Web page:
“I want to thank The Church of Jesus Christ,” said Dr. María Rosario Leira, the primary care network director. “Until now we have done mammograms with a very old method that was very complex and is practically not used anymore. With this new equipment, operating expenses are reduced by 40%, which adds to the advantages of preventing the scourge of breast cancer.”

Dr. Leonardo Cipriani, national director of the State Health Services Administration, also expressed his gratitude for the donation.

“I am very grateful to the Church of Jesus Christ for all the donations and, most importantly, for the spirit of collaboration that you always have. You all give without looking for a reward and only out of love for your neighbor.”

How the Church’s Donation to the World Food Programme Is Blessing Refugees in Kenya

In September 2022, The Church of Jesus Christ of Latter-day Saints gave WFP US$32 million — a donation made possible the generosity of everyday Latter-day Saints and friends of the faith.

Sarah Borchers, head of WFP’s Dadaab office, says the Church’s donation is “invaluable.” According to WFP reports, the Dadaab camps’ acute malnutrition rates range from 5% to more than 13%.

The Church of Jesus Christ Donates US$10 Million to Stop Polio and Maternal and Neonatal Tetanus

The Church of Jesus Christ of Latter-day Saints is giving US$10 million to help eradicate polio in Afghanistan, Pakistan, and a select number of African countries. Funding will also help eliminate maternal and neonatal tetanus (MNT) in 13 remaining African countries and other areas where the disease is endemic.

Michael K. McGovern, chair of Rotary’s International PolioPlus Committee, said, “Rotary is grateful for this very generous contribution from The Church of Jesus Christ of Latter-day Saints. The funding comes at a critical time for polio eradication efforts and will help protect children from lifelong paralysis due to the poliovirus.”

Inside Church Headquarters: A Glimpse Into the Church’s Welfare and Humanitarian Efforts

The bishops’ storehouse at Welfare Square is one of 124 bishops’ storehouses in operation worldwide. At bishops’ storehouses, individuals in need work with their local leaders to receive food and other items free of charge.

The Church operates 32 farms, ranches, orchards and processing facilities, which produced over 100 million pounds of food last year, according to the Church’s 2021 annual report. Approximately 36 million pounds were distributed to bishops’ storehouses, while 44 million pounds were donated through community initiatives.

Church Food Donation Gives Cheyenne River Reservation Families a Holiday Boost

Food insecurity is a pressing issue for the Cheyenne River Reservation in north-central South Dakota, especially as inflation increases food costs. A recent delivery of two semi-trucks full of food from The Church of Jesus Christ of Latter-day Saints means hundreds of families have a boost during the holidays.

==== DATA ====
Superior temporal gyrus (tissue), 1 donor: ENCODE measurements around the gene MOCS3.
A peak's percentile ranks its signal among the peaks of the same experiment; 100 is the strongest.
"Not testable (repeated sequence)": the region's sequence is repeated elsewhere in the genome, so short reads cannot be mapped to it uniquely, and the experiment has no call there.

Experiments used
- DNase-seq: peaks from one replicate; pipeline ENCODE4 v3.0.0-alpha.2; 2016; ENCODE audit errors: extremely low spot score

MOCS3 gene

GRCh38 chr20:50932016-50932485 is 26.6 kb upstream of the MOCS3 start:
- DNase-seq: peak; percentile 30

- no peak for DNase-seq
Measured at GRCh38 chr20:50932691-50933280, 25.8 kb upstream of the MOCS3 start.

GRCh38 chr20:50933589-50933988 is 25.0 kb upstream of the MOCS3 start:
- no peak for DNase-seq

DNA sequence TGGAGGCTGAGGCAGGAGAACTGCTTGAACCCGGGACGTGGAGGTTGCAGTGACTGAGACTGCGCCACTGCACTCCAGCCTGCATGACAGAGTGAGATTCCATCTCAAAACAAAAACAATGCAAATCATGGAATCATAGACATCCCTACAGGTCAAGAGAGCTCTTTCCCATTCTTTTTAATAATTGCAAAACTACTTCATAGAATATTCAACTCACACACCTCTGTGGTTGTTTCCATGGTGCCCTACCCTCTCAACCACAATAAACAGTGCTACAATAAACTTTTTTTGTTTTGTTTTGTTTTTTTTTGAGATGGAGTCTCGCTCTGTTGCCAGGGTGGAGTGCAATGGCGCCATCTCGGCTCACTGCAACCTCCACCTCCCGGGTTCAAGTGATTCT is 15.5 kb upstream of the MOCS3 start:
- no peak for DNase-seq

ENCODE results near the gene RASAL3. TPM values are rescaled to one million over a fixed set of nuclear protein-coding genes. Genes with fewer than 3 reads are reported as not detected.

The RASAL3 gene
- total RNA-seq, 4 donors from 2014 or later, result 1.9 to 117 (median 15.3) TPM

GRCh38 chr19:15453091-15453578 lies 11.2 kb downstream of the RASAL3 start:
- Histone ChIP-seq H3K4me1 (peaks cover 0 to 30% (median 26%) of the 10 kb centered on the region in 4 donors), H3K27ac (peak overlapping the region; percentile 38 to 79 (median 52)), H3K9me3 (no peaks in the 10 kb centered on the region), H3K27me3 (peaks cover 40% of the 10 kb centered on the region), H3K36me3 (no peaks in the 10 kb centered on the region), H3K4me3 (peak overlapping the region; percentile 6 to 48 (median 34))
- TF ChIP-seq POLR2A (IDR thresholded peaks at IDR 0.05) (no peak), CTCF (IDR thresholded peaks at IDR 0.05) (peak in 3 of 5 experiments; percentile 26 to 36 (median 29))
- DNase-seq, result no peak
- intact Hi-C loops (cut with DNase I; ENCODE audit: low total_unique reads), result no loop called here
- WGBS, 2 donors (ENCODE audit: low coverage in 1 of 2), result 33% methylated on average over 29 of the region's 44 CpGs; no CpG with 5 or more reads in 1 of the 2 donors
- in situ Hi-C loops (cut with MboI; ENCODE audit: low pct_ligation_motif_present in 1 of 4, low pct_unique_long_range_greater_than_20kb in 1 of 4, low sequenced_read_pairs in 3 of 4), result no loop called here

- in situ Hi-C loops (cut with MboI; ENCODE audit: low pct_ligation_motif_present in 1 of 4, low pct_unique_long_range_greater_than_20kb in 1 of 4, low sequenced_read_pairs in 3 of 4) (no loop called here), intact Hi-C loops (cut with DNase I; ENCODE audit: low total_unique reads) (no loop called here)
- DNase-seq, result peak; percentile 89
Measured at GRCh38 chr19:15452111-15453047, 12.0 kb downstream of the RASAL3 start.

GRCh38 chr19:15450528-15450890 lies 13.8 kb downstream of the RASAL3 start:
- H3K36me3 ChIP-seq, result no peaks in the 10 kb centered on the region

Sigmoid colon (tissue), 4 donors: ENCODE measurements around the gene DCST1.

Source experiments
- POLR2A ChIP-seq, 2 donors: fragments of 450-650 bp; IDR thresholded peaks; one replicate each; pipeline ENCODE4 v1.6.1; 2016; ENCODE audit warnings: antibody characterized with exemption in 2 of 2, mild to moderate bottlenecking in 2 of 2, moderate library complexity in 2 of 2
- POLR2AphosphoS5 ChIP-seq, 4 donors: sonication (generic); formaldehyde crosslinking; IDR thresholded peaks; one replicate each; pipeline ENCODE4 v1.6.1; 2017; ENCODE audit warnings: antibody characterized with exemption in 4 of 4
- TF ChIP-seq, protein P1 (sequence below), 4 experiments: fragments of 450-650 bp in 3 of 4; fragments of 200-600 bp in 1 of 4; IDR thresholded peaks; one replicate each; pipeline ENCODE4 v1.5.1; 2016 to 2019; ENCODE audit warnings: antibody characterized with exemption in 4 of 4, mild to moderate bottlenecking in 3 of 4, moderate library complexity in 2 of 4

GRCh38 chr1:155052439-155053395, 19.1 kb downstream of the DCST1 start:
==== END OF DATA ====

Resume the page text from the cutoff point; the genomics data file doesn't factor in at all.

The food arrived at the Cheyenne River Youth Project — an Eagle Butte-based, Native-led nonprofit organization that provides youth programs and family services on the reservation. Missionaries from the North Dakota Bismarck Mission helped unload the pallets and organize the food, creating more than 350 food boxes. 

Cheyenne River Youth Project Executive Director Julie Garreau said the food was high quality and delicious.

“I got a card back from someone the next day saying, ‘Thank you for making my holiday.’” Garreau said. “People were so grateful. It gave them a boost during the holiday season.”

Garreau was grateful for the help from the missionaries. She said her organization has a small staff, and it would have taken them a lot longer to get all the work done.

The Church has supported the Cheyenne River community in the past with other food donations.

“We created a partnership and a friendship,” Garreau said. “It’s really about the Church helping a community that needs help.”

JustServe Helps Virginia Community Connect and Serve

As nonprofit organizations and faith-based groups in the Shenandoah Valley area of Virginia work to serve their communities, they are finding out they can be stronger together as they collaborate and share resources.

On September 29, a diverse group of these community organizations gathered in one spot for the inaugural “Community Connect and Serve,” hosted by The Church of Jesus Christ of Latter-day Saints. Representatives of nearly 40 nonprofit groups from Clarke and Frederick Counties and the city of Winchester set up booths in the Winchester Virginia Stake center and shared information with each other and with the public.

The collaboration was sponsored by JustServe — a website and app where community groups can list their volunteer needs — Community Foundation of the Northern Shenandoah ValleyTop of Virginia Regional ChamberUnited Way of Northern Shenandoah ValleyValley Health, and the Nonprofit Alliance of the Northern Shenandoah Valley.

For the first two hours, exhibitors were able to connect and share best practices with each other before opening the doors to the public. This was helpful for Jeffrey Stern, director of community engagement at Sinclair Health Clinic.

“It was terrific. I enjoyed the opportunity to network with organizations I know well, and those I didn’t know before,” Stern said.